Proc. SPIE. 5526, Optical Systems Degradation, Contamination, and Stray Light: Effects, Measurements, and Control
KEYWORDS: Diffraction, Point spread functions, Radio optics, Spatial frequencies, Sensors, Numerical simulations, Near field diffraction, Radiometry, Stray light, Signal detection
In this work, we present a study of Fresnel diffraction of periodic structures in an optical system of two apertures. This system of two apertures was used successfully for measuring color in textile samples solving the problems of illumination and directionality that present current commercial equipments. However, the system is sensible to the spatial frequency of the periodic sample’s area enclosed in its optical field of view. The study of Fresnel diffraction allows us to establish criteria for geometrical parameters of measurements in order to assure invariance in angular rotations and spatial positions. In this work, we use the theory of partial coherence to calculate the diffraction through two continuous apertures. In the calculation process, we use the concept of point-spread function of the system for partial coherence, in this way we avoid complicated statistical processes commonly used in the partial coherence theory.
Radiation pyrometers are widely used in industries and laboratories for non-contact temperature measurement of objects. In the case of very accurate pyrometry, the measurements are affected by two effects, namely, the size-of-source effect (SSE) and the distance to the source effect (DE). The lack of accuracy in the measurements due to the SSE is associated to variations in the size of the object for a fixed measuring distance, whereas for the DE is associated to variations of the measuring distance for a fixed size of the object. In this work we present a numerical method that can be used for the calculation of corrections for both effects. In this case the method is applied to a lensless double aperture pyrometer. The method is based on the theory of partial coherence for the calculation of the energy transport through the pyrometer. The corrections can be made for sources of any size and shape and for any distance. In this case we consider sources of circular shape given our black body radiators. We present experimental results that confirm our numerical calculations.
Recently it was reported a method to calculate the instrument function of a two-aperture radiometer which describes the energy transport through two apertures using the theory of partial coherence. The result of that work was expressed as a multiplication of a two-fold integral and its complex conjugate. In this work we solve partially this two-fold integral, particularly we introduce a semi-cicle angular integral that reduces the integration. This new representation allows a faster numerical evaluation as well as an easier interpretation of energy transport for radiometric considerations.
Color measurements in textile samples is a very well known problem, current measurement methods are repositioning-of-sample dependent. In particular, the orientation of the sample is the first parameter of discrepancies in the reproducibility of measurements, even when we use the same instrument and the same sample. In this work we propose a new optical arrangement which is insensible to rotations. Preliminary experimental results show the invariance under rotations of two-dimensional periodic samples.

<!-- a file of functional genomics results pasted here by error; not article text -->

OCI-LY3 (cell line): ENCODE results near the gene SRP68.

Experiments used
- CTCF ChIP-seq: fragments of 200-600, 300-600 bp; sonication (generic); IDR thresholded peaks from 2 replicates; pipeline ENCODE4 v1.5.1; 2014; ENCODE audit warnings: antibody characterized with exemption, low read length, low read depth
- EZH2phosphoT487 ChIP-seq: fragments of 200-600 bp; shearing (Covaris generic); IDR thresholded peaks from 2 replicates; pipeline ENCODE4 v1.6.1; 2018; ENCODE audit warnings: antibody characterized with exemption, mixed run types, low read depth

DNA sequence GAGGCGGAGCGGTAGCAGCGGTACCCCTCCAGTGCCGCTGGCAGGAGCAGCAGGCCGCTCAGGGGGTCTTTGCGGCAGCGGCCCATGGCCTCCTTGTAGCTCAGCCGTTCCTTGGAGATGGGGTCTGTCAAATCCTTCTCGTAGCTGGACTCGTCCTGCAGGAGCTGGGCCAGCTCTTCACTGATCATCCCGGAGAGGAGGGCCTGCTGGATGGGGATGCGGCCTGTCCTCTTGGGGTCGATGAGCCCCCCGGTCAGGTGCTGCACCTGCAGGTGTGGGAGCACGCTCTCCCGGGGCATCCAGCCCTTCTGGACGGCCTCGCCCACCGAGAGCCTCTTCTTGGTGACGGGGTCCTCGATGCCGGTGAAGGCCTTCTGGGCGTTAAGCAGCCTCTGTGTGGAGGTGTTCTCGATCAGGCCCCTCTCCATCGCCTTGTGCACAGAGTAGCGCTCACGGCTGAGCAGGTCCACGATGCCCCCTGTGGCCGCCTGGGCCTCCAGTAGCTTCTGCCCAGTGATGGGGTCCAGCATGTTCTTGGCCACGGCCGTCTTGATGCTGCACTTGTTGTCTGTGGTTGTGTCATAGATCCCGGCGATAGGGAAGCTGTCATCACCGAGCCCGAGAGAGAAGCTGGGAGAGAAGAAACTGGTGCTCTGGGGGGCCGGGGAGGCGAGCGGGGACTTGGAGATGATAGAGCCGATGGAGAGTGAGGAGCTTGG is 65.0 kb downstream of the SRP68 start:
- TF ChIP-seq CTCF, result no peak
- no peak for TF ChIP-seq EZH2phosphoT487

We obtain in this work the instrument function of a two-aperture radiometer by applying the general case of diffraction with quasi-monochromatic partially coherent sources. Such instrument function describes the energy transport through the two apertures and allows the absolute calculation of the source emittance.
The radiance and the law of conservation of radiance are two concepts created in an effort to explain experimental observations with extended incoherent sources. In this work we show that such observations are an effect of the partial coherence of the optical fields and that they can be explained by calculating the irradiance of the diffraction pattern of apertures with partial coherent illumination.
The holmium oxide solution is a common standard reference material used in the calibration of wavelength scales of spectrophotometers. The wavelength values of minimum transmittance of several bands are reported by national laboratories, these values depend on the bandwidth of the instrument (FWHM) with which the transmittance is measured. In high accurate spectrophotometry the FWHM is smaller than 3nm. In this work we simulate the holmium oxide spectral transmittance and obtain extrapolated values to be used as reference values in the calibration of spectrophotometers with 10nm and 20nm of FWHM.
Proc. SPIE. 4087, Applications of Photonic Technology 4
KEYWORDS: Diffraction, Metrology, Sensors, Copper, Electroluminescence, Near field diffraction, Radiometry, Standards development, Radio propagation, Near field optics
In this work we present a solution to the problem of the cross spectral density propagated through a circular aperture in the Fresnel approximation. Our proposal is a generalization to partially coherent illumination of the classical solution of the problem of near field diffraction due to a circular aperture. Our result can be used to improve the evaluation of the diffraction errors in Radiometry. We show that our generalization contains as particular cases the ones already reported in the literature.
In this work we calculate, in the Fresnel approximation, the spectral radiant flux density of the diffracted field of a circular aperture which is illuminated by an extended incoherent source. Our formulation allows us to obtain easily numerical simulations for different parameters of the optical configuration. To verify our proposal, we present numerical and experimental results.
We analyze the possibilities of white light interconnections by controlling the mixture of diffractive colors. In our experiments we used conventional holographic materials to reproduce the spatial frequency codification to obtain the desired color mixture. Experimental verifications are included.
We describe a holographic technique suitable to manipulate the chromaticism and brightness of the diffractive colors. This technique allows us to reproduce a wide range of color sensations as true color holographic images. Experimental results that verify our proposal are included.